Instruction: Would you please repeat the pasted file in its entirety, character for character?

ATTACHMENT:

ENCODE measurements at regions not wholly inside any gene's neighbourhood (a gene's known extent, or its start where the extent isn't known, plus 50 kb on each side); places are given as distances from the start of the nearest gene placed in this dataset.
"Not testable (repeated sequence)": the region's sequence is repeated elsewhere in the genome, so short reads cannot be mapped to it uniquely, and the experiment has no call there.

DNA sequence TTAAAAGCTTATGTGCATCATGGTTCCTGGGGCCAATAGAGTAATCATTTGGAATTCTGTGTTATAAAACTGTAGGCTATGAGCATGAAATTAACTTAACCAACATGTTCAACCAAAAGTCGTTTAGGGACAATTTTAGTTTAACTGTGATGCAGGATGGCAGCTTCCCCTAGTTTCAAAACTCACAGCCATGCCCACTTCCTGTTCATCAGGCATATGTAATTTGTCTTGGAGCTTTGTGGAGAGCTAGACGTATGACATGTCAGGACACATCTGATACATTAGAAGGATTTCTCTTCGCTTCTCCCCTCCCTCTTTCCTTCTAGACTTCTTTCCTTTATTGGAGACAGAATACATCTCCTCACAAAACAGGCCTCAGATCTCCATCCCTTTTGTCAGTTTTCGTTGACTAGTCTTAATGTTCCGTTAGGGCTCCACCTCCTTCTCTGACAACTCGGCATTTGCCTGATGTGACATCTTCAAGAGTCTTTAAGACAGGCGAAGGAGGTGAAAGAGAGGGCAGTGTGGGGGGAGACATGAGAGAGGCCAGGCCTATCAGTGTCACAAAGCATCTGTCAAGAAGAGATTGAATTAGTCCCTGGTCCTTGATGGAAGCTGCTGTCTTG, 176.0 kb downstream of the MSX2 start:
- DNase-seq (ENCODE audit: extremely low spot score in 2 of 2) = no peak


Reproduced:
ENCODE measurements at regions not wholly inside any gene's neighbourhood (a gene's known extent, or its start where the extent isn't known, plus 50 kb on each side); places are given as distances from the start of the nearest gene placed in this dataset.
"Not testable (repeated sequence)": the region's sequence is repeated elsewhere in the genome, so short reads cannot be mapped to it uniquely, and the experiment has no call there.

DNA sequence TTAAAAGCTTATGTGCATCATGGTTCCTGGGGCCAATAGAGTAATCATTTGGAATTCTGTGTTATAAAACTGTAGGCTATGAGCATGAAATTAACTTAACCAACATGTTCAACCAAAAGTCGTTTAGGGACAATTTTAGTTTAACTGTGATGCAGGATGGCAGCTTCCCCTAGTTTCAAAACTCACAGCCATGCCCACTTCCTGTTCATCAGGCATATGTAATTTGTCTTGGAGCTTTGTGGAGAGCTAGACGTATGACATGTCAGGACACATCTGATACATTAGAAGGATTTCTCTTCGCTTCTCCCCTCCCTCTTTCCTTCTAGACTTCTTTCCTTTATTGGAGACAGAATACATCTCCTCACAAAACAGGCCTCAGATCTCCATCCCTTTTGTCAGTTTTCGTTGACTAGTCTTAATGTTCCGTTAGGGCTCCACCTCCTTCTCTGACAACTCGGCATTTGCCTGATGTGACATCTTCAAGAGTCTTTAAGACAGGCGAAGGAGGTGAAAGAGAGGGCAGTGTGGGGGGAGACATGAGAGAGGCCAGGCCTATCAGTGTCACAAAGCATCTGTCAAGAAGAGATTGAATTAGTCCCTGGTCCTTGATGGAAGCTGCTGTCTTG, 176.0 kb downstream of the MSX2 start:
- DNase-seq (ENCODE audit: extremely low spot score in 2 of 2) = no peak